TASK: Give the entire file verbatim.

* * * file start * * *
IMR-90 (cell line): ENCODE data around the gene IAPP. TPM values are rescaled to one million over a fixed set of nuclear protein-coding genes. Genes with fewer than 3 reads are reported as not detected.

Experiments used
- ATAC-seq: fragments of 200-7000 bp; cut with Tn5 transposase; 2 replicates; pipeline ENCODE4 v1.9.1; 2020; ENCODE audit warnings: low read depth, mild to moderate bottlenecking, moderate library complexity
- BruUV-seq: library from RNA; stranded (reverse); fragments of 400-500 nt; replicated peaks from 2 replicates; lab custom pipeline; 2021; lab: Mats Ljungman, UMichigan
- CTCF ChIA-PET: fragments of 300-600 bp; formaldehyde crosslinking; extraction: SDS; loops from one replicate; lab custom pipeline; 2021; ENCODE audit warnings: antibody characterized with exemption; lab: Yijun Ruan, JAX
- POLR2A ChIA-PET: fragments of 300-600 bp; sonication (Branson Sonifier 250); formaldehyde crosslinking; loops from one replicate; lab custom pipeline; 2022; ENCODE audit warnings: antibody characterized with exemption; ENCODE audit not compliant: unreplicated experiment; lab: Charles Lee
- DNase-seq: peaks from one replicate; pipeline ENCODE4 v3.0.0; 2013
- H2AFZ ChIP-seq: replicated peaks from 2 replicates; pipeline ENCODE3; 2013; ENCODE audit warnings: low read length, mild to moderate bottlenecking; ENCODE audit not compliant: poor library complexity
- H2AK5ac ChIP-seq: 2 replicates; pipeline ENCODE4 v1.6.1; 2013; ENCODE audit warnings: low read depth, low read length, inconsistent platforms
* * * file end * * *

IMR-90 (cell line): ENCODE data around the gene IAPP. TPM values are rescaled to one million over a fixed set of nuclear protein-coding genes. Genes with fewer than 3 reads are reported as not detected.

Experiments used
- ATAC-seq: fragments of 200-7000 bp; cut with Tn5 transposase; 2 replicates; pipeline ENCODE4 v1.9.1; 2020; ENCODE audit warnings: low read depth, mild to moderate bottlenecking, moderate library complexity
- BruUV-seq: library from RNA; stranded (reverse); fragments of 400-500 nt; replicated peaks from 2 replicates; lab custom pipeline; 2021; lab: Mats Ljungman, UMichigan
- CTCF ChIA-PET: fragments of 300-600 bp; formaldehyde crosslinking; extraction: SDS; loops from one replicate; lab custom pipeline; 2021; ENCODE audit warnings: antibody characterized with exemption; lab: Yijun Ruan, JAX
- POLR2A ChIA-PET: fragments of 300-600 bp; sonication (Branson Sonifier 250); formaldehyde crosslinking; loops from one replicate; lab custom pipeline; 2022; ENCODE audit warnings: antibody characterized with exemption; ENCODE audit not compliant: unreplicated experiment; lab: Charles Lee
- DNase-seq: peaks from one replicate; pipeline ENCODE4 v3.0.0; 2013
- H2AFZ ChIP-seq: replicated peaks from 2 replicates; pipeline ENCODE3; 2013; ENCODE audit warnings: low read length, mild to moderate bottlenecking; ENCODE audit not compliant: poor library complexity
- H2AK5ac ChIP-seq: 2 replicates; pipeline ENCODE4 v1.6.1; 2013; ENCODE audit warnings: low read depth, low read length, inconsistent platforms